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Pat Newman

Correcting Porcelain Recipe

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Hi, I'm trying to produce my own porcelain. I began with the most simple recipe

 

15% Caolin

15% white clay

60% feldspat

10% flint

It's to cone 6 1.230° Celsius

 

It stays really white but not to plastic, not flexible, it cracks when I try to bend into a plaster mold, and if I add more water, it turns into mud. What can I do to correct and have a more plastic porcelain so I can have a very thin wall.

Thanks,

Pat

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Try adding Bentonite or Vgum to the mix. Start with about 2% bentonite and increase it until it works for you. it takes a long time to develop a clay body that works well. Porcelain takes longer. I am on year 32 I will let you know when I get the one I like.

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Guest JBaymore

The usual "starting point" for a cone 9-10 porcelain clay body is something about here:

 

Kaolin 25%

 

Low Iron Ball Clay 25%

 

Potash Feldspar 25%

 

Flint 25%

 

 

That puts the clay content at about 50%. For cone 6 you might want to substitute Nepheline Syenite for some of the potash spar to give you a bit more fluxing power and allow you to get the clay content up. HOWEVER, Neph Sy is slightly soluble in water.... so the clay could become thixotropic over time as it is stored. The bentonite suggestion is good, There is also the possiblity of adding some Macaloid instead. Select your kaolin for maximum plasticity... and ditto on the ball clay.

 

Cone 6 and "porcelain" is a a bit difficult combination to formulate. The trade-offs are legion to get the cone range down. You fix one aspect... and you trade off another.

 

 

best,

 

.............john

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The usual "starting point" for a cone 9-10 porcelain clay body is something about here:

 

Kaolin 25%

 

Low Iron Ball Clay 25%

 

Potash Feldspar 25%

 

Flint 25%

 

 

That puts the clay content at about 50%. For cone 6 you might want to substitute Nepheline Syenite for some of the potash spar to give you a bit more fluxing power and allow you to get the clay content up. HOWEVER, Neph Sy is slightly soluble in water.... so the clay could become thixotropic over time as it is stored. The bentonite suggestion is good, There is also the possiblity of adding some Macaloid instead. Select your kaolin for maximum plasticity... and ditto on the ball clay.

 

Cone 6 and "porcelain" is a a bit difficult combination to formulate. The trade-offs are legion to get the cone range down. You fix one aspect... and you trade off another.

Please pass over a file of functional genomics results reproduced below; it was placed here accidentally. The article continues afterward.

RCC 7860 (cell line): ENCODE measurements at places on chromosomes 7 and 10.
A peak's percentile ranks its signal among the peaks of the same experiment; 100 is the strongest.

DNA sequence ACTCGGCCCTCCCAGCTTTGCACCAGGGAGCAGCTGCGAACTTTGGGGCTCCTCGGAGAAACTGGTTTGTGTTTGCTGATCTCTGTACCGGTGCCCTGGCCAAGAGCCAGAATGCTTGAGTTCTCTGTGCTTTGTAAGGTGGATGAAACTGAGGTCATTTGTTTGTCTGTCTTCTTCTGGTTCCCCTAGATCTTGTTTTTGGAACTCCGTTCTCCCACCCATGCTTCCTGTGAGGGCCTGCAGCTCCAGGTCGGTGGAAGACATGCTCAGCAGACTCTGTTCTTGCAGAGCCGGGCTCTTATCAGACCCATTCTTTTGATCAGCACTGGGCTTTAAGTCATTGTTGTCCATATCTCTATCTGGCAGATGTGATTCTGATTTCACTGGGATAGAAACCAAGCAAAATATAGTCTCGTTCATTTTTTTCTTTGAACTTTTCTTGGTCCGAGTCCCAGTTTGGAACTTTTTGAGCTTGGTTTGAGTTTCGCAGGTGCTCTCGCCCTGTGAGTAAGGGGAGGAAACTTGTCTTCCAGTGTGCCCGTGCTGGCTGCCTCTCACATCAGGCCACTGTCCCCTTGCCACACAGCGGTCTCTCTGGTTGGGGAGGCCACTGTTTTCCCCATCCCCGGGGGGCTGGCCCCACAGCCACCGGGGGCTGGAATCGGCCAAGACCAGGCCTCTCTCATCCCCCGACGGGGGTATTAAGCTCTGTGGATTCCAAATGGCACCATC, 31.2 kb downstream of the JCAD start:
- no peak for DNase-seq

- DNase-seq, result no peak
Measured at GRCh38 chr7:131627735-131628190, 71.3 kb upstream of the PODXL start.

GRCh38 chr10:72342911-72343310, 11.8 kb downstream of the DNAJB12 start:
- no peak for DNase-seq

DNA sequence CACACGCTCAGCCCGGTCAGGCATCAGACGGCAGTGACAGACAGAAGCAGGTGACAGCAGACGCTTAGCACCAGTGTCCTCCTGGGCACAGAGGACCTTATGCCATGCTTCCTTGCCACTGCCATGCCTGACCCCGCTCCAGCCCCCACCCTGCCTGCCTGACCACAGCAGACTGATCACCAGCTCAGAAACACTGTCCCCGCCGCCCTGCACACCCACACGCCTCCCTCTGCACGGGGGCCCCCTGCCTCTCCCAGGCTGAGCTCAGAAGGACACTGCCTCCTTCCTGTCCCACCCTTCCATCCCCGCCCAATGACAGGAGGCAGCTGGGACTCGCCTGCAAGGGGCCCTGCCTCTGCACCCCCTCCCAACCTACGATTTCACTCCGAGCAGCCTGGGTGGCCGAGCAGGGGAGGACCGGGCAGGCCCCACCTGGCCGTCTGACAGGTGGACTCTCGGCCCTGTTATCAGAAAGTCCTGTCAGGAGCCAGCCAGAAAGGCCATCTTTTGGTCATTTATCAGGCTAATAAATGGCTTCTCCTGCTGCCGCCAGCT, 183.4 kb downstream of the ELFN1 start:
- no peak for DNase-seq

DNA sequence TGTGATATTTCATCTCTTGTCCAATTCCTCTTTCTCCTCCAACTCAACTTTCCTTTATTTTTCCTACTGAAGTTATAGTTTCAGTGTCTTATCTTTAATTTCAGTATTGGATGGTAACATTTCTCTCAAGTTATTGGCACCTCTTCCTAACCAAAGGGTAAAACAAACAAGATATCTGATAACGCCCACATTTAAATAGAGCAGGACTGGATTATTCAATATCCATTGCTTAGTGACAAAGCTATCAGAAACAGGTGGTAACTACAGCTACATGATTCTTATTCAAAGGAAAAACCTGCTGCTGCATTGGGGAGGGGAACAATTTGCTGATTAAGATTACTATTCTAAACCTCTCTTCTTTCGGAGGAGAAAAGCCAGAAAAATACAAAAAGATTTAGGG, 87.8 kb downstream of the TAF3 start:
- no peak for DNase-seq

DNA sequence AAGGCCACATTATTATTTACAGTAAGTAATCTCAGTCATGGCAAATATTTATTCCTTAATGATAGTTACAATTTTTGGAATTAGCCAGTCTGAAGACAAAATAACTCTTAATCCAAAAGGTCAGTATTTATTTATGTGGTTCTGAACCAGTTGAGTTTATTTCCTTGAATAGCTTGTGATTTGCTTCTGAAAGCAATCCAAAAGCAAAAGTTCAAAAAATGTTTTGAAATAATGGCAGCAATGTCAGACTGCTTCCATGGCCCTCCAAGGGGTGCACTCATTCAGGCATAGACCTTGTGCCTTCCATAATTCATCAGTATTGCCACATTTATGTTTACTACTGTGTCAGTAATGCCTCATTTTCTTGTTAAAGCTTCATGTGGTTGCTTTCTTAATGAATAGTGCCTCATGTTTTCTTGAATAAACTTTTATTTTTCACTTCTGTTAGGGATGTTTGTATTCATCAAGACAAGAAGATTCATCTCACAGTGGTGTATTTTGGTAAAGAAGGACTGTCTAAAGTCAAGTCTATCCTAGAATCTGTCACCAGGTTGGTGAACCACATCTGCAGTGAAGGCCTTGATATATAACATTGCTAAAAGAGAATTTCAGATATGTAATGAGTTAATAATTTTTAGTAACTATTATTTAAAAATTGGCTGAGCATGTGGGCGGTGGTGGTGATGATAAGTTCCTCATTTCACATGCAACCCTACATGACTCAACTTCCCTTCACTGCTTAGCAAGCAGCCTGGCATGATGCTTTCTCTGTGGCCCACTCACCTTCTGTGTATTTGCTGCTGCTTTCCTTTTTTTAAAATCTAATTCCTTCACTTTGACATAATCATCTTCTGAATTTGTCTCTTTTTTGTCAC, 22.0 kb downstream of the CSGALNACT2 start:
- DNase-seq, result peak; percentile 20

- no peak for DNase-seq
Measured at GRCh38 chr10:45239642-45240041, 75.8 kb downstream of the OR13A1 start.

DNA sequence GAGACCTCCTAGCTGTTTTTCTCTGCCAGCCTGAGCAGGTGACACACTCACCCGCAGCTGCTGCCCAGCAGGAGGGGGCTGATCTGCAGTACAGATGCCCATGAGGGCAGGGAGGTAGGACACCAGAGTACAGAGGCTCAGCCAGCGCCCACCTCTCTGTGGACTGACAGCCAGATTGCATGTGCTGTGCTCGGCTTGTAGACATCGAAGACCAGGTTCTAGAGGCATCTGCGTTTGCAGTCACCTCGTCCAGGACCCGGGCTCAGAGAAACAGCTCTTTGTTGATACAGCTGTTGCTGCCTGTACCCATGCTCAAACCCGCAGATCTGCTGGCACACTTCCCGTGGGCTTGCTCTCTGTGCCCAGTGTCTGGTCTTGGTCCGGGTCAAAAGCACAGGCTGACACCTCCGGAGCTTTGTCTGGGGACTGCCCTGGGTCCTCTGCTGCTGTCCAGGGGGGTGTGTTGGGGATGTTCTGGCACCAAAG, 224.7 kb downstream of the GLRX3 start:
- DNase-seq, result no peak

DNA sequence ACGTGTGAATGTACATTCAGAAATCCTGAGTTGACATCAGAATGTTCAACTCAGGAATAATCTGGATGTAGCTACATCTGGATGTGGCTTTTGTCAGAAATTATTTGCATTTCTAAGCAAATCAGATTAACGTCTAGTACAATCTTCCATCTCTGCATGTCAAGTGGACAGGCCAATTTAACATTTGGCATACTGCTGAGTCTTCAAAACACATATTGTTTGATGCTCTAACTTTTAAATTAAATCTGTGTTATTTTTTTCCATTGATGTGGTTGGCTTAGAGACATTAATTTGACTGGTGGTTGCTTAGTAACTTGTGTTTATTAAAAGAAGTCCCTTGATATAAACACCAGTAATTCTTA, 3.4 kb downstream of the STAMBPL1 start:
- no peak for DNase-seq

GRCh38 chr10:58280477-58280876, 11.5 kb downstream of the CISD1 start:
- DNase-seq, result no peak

best,

 

.............john

 

 

 

Greetings John:

 

I'm familiar with thixotropic clays in other industries, in paticular attapulgous clays. I've always understood the defintion of thixotropic as a mechanical property: changes in shear. Would the clay turning thixotropic affect the workability since the property is mainly shear related? I have been told that clays, porcelains in particular increase in workability when they are aged and in many cases start to host mold. I have had this discussion with a credible source but the source was not able to support the claims with actual science.

 

 

regards,

Charles

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Guest JBaymore

The thixitropy occurs mainly because of the sodium ions leaching /disolving out of the slightly soluble Neph Sy affecting the water chemistry over time. The clay with neph Sy actually can go thru all sorts of slow changes to the rheology/shear as the water chemsitry slowly changes over time. The higher the concenttration of the Neph Sy in the body... and the more the likelihood that this stuff will happen.

 

best,

 

............john

 

PS: And oh yeah... makes the clay bonkers to try to work with.

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The thixitropy occurs mainly because of the sodium ions leaching /disolving out of the slightly soluble Neph Sy affecting the water chemistry over time. The clay with neph Sy actually can go thru all sorts of slow changes to the rheology/shear as the water chemsitry slowly changes over time. The higher the concenttration of the Neph Sy in the body... and the more the likelihood that this stuff will happen.

 

best,

 

............john

 

PS: And oh yeah... makes the clay bonkers to try to work with.

 

 

 

Thanks John:

 

I really apreciate the explanation, I never thought if it in those terms.

 

Best regards,

Charles

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Thanks,John

I really don't know how to find all those products! I live in Brazil, and here the places where they sell those materials don't know much about its chemistry, and I'm a begginer also... So I'll try my best to find all these 'low iron ball clay"... I do have the Potash feldspar, which I've used...

What means thixotropic?

Thanks for answering!

Pat

 

 

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